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Gran of ‘murdered’ boy, 6, referred him to Social Services weeks before death

Joanne Hughes had contacted social services five weeks before six-year-old Arthur Labinjo-Hughes died after suffering an alleged “shaking injury”, a teacher at the boy’s school said

Arthur Labinjo-Hughes was ‘banged’ to the head and suffered multiple bleeds on the brain, the court heard

The grandma of a six-year-old boy made a referral to social services just weeks before he died, his murder trial has heard.

Concerned Joanne Hughes had contacted the local authority regarding Arthur Labinjo-Hughes last April, just five weeks before he died in the early hours of June 17, 2020.

The schoolboy, from Solihull, West Midlands, suffered fatal brain damage from an alleged bang to the head and “shaking injury”, reports Birmingham Live.

Speaking during the trial’s 14th day on Tuesday, Sarah Turrell, a teaching assistant at Dickens Heath Community Primary School, where Arthur was a pupil, confirmed the referral.

She said she had spoken to Thomas Hughes the same day but he “had no concerns” and said his son was “playing happily in the garden”.

Ms Turrell had previously assured the dad she was happy to remain in contact after the UK was placed in lockdown in March last year.

Hughes, 29, of Stroud Road, Shirley, and Emma Tustin, 32, of Cranmore Road, Shirley, have both pleaded not guilty to murder.

Tustin admitted one count of child cruelty, but has denied further charges of the same offence. Hughes also denies child cruelty offences.



Arthur Labinjo-Hughes has denied murdering his son






Emma Tustin admitted one count of child cruelty




Ms Turrell said that in early February 2020 she “stepped up work with Arthur.”

“Right at the end of the winter term, December, there was an observation of Arthur being upset,” she told the hearing.

“We were doing the Christmas production with him. He got upset when the baby in the nativity scene was taken out of the crib.

“It was his Year 1 teacher who came to me and had a conversation about picking up more work with Arthur because we were starting to see behaviour which was an indicator for us to act on.”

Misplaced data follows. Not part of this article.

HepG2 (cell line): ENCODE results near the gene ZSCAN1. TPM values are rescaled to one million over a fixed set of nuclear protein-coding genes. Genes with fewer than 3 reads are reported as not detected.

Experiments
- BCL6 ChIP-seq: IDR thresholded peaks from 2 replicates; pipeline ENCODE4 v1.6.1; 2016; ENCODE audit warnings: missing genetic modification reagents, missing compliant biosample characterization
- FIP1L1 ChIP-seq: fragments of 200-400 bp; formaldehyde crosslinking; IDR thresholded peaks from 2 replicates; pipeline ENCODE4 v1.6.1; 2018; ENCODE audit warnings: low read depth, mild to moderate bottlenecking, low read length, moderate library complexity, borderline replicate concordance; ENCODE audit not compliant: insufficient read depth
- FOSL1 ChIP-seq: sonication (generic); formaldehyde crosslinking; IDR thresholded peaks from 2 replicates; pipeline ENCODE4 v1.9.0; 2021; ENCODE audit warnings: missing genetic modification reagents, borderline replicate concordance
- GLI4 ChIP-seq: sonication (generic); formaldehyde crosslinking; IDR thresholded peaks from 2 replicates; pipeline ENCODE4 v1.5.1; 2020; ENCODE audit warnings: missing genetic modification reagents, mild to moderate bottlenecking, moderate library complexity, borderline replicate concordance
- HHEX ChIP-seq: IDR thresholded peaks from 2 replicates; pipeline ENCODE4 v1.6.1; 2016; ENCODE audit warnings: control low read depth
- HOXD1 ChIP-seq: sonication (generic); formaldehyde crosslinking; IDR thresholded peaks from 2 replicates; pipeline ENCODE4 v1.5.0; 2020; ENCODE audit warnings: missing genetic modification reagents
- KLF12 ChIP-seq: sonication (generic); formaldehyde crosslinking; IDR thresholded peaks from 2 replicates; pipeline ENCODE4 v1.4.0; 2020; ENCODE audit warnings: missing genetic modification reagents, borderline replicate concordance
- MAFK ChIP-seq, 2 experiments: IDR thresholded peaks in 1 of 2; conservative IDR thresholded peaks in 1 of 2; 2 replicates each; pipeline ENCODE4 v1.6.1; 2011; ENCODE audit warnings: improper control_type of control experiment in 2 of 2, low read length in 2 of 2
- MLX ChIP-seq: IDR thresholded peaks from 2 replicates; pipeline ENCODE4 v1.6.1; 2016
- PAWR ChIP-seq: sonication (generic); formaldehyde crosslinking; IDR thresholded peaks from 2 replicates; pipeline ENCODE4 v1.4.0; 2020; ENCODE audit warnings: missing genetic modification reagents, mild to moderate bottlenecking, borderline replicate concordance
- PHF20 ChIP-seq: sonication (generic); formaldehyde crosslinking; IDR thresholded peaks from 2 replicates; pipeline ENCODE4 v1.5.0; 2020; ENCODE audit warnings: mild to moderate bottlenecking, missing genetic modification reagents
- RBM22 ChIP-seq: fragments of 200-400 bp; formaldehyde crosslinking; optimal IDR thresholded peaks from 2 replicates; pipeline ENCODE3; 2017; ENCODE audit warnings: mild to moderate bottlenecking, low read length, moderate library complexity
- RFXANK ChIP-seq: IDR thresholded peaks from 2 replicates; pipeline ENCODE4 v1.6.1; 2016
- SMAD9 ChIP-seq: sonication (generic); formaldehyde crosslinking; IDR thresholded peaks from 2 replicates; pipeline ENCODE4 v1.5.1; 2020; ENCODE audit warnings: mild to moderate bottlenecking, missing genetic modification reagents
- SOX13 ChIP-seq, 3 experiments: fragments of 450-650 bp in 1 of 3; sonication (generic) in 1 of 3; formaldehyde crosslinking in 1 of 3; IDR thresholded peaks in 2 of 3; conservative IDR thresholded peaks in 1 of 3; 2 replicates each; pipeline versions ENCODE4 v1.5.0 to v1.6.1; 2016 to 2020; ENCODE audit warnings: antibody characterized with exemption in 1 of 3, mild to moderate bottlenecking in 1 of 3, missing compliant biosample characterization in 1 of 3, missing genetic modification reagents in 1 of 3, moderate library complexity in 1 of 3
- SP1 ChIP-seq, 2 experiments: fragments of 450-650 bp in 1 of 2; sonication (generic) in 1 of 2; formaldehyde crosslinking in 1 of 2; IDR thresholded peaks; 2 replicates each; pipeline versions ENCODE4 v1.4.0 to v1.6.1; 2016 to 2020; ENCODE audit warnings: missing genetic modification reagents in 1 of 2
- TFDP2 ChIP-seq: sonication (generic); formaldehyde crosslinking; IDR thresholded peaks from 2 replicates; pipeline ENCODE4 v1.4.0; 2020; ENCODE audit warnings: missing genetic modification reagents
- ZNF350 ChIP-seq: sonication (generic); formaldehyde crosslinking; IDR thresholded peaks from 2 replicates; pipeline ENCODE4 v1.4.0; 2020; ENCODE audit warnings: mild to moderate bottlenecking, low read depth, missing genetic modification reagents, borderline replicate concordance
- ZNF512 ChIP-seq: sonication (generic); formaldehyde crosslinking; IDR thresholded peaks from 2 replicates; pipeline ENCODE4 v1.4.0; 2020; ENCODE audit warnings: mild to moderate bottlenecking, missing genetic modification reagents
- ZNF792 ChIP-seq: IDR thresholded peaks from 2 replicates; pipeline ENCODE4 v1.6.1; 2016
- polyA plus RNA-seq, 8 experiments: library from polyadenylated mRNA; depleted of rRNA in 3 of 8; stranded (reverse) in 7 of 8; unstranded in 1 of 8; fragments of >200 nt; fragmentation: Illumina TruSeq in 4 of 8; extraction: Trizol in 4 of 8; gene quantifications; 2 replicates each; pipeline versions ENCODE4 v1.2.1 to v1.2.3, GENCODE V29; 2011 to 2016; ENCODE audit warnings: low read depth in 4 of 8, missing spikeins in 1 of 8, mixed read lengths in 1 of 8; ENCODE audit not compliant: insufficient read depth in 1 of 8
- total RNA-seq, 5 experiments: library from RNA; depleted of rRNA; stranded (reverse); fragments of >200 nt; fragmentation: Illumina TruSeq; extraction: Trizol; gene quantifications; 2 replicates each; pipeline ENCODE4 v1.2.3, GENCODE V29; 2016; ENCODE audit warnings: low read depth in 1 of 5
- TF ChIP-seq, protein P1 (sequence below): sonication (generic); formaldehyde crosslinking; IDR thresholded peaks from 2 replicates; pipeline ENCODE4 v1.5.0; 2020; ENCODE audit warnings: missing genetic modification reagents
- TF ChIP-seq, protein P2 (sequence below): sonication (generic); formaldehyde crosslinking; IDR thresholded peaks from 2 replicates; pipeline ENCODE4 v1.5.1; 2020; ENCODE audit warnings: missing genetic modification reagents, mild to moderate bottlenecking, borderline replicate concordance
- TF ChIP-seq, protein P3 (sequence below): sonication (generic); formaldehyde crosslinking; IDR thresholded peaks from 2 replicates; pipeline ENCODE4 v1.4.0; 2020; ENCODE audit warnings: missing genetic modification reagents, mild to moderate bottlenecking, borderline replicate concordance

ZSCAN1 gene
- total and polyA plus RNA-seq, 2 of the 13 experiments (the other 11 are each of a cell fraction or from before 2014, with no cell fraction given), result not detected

It was also revealed that Arthur thought about “death, murder and guns”, was having nightmares and had become more reserved in the lead up to his tragic death, a special educational needs coordinator said.



Floral tributes outside Arthur’s home following his death in June last year
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Aileen Carabine, who also worked at the school, in Shirley, told the hearing that Arthur was becoming “fixated” with his dad disappearing from his life, being taken away from his dad and his dad killing him.

She confirmed a meeting had taken place between the school and Arthur’s father and his grandmother in November 2019.

The pair explained that Arthur had “changed considerably” at home and were concerned about how “vulnerable” he was.

She was also asked what impact Covid-19 had in relation to what was happening to Arthur.



The murder trial is being heard at Coventry Crown Court
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BPM Media)




Ms Carabine told the court that prior to lockdown she had made a referral to mental health services in 2019, but because it was an outside agency the school did not receive a report.

Ms Carabine confirmed Arthur started at the school in February 2019. She says by March that year he had no idea his biological mother – Olivia Labinjo-Halcrow – was in prison.

Ms Carabine confirmed that by October 2019 Arthur had “deteriorated”, and had become more “reserved and anxious.”

“Not quite as smiley,” she added.

Ms Carabine said that she did not notice any change in Arthur’s physical appearance at that time. She tells the court that by Autumn 2019 Arthur understood his mother was in prison.

Prosecutor Jonas Hankin read a statement from Kerry Forsyth-Benson, a CAMHS (Children and Adolescent Mental Health Services) practitioner.

The court is told she had a meeting with Arthur and Thomas Hughes in March 2020 At Bishop Wilson Clinic in Birmingham.







Ms Forsyth-Benson’s statement recalls Arthur saying he worried about his dad not returning. She observed his physical appearance at the time as fine.

Ms Forysth-Benson confirmed previously reported issues of Arthur play-fighting aggressively with other children and becoming anxious had reduced, so she concluded there was no mental health issue at that time.

The trial – held at Coventry Crown Court – continues.


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